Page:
Thursday night's joint work session between the Flower Mound Town Council and the Parks Board was a long time coming.
Seven years to be exact.
So when the two groups met for the first time since 2012 to see if they shared the same goals, it turns out for the most part they did.
Now it's time to figure out how to make the priorities happen – and that could mean a bond election.
One of the big priorities the board brought to the council was expansion and renovation of the Community Activity Center and construction of a new center on the west side of town.
Board Chairwoman Teresa Thomason referenced both the 2017 Parks Master Plan recommendations and resident input to stress why improvements to the CAC are important.
According to the master plan, the recommended service level for the CAC is 2.0 square feet per resident, and the CAC is currently at a 0.8. A consultant study indicated that renovating the CAC and constructing a new center would bump the service level up to 2.4 and would maintain an acceptable level until 2026. Constructing the new center only would reach the goal until 2022, and renovating the CAC only would keep the town below the desired goal this year.
The master plan recommendations included expanding the center from 61,000 square feet to 100,619 square feet and renovating 16,655 square feet of the facility.
Thomason also noted a survey of CAC members this summer in which many of the comments focused on what they described as too small of space inside the CAC's workout/fitness area.
“The capacity at the peak times is key,” said Board Vice Chairman Rick Kenyon. “At peak times we are well beyond capacity.”
Town statistics indicate there were 3,391 Flower Mound households that purchased a CAC membership in the last year.
Consultant Barker Rinker Seacat Architecture has already presented a conceptual plan for the expansion and renovations. Chuck Jennings, director of parks and recreation, said the expansion/renovation had a $22 million price tag two years ago but said the design and estimate would need to be updated.
The master plan also recommends building an 80,000-square-foot recreation center on the west side of town for the 20,000 to 30,000 additional residents anticipated to arrive there in the next 20 years. Jennings said it's unclear what the cost of that would be.
“With the rate of the population growth we're going to need that facility out there,” Thomason said.
Councilman Jim Pierson asked if having the west side center would relieve the CAC enough to where the town wouldn't have to spend the full $22 million.
Thomason said residents on the east side likely wouldn't drive to the west side. Kenyon said the CAC still needs relief either way.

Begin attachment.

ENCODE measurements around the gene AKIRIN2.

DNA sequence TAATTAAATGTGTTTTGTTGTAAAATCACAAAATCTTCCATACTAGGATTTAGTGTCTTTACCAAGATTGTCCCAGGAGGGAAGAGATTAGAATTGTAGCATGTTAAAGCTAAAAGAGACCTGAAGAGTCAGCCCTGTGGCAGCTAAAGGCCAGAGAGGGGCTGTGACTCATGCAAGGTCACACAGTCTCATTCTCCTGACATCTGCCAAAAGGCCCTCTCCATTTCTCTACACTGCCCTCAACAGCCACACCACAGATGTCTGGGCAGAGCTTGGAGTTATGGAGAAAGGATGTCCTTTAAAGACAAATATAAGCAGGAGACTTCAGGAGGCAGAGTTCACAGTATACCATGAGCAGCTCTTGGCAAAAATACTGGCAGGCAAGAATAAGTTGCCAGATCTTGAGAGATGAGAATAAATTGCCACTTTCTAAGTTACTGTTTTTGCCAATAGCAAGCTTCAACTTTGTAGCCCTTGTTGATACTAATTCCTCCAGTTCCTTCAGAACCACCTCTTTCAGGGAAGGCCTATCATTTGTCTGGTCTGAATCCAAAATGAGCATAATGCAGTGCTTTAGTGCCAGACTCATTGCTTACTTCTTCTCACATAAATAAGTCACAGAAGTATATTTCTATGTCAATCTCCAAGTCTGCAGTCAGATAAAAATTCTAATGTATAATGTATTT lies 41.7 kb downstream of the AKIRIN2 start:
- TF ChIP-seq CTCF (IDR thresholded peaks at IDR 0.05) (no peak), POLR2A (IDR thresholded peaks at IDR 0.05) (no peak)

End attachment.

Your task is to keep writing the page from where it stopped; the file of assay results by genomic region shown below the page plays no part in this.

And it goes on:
Kenyon said the location of the new center needs to be more centrally located.
Both groups agreed that finding land for the center is important to do now. Town Manager Jimmy Stathatos said the town has been pursuing that, but there are challenges.
“We've been looking everywhere,” Stathatos said. “But some (landowners) aren't willing to sell, or they aren't willing to talk about it until they've come in and master planned their property.”
Pierson suggested asking large landowners to donate a piece of land for the center. Mayor Steve Dixon said those conversations have happened, but landowners often want entitlements in exchange.
The board also stressed the importance of a tennis center. The master plan calls for one court for every 6,000 residents, which would mean eight additional courts for the town.
Jennings said part of the Town Lake East residential development on FM 1171 and FM 3040 has been discussed as a possible site. He said the acreage for a tennis center would have to be deeded to the town, which could happen in early 2020. Then it would have to go through a master plan process, which is set for fiscal year 2020-21.
While it's not official, Stathatos said he hasn't heard of the acreage being used for anything but a tennis center, though Pierson said he's heard it could just be used for a park.
The estimated cost for the tennis center is $5 million to $6 million.
The council supported the idea of a bond election for these items and others. Deputy Town Manager Debra Wallace said a bond election could also include road projects and a cultural arts center if the council decides to pursue one.
“I would prefer, as a voter, to be able to go in and vote, not one inclusive yes or no, but … where as a voter you can prioritize. I want this, but I don't want that,” Dixon said.
The council plans to continue discussing the items at a future meeting.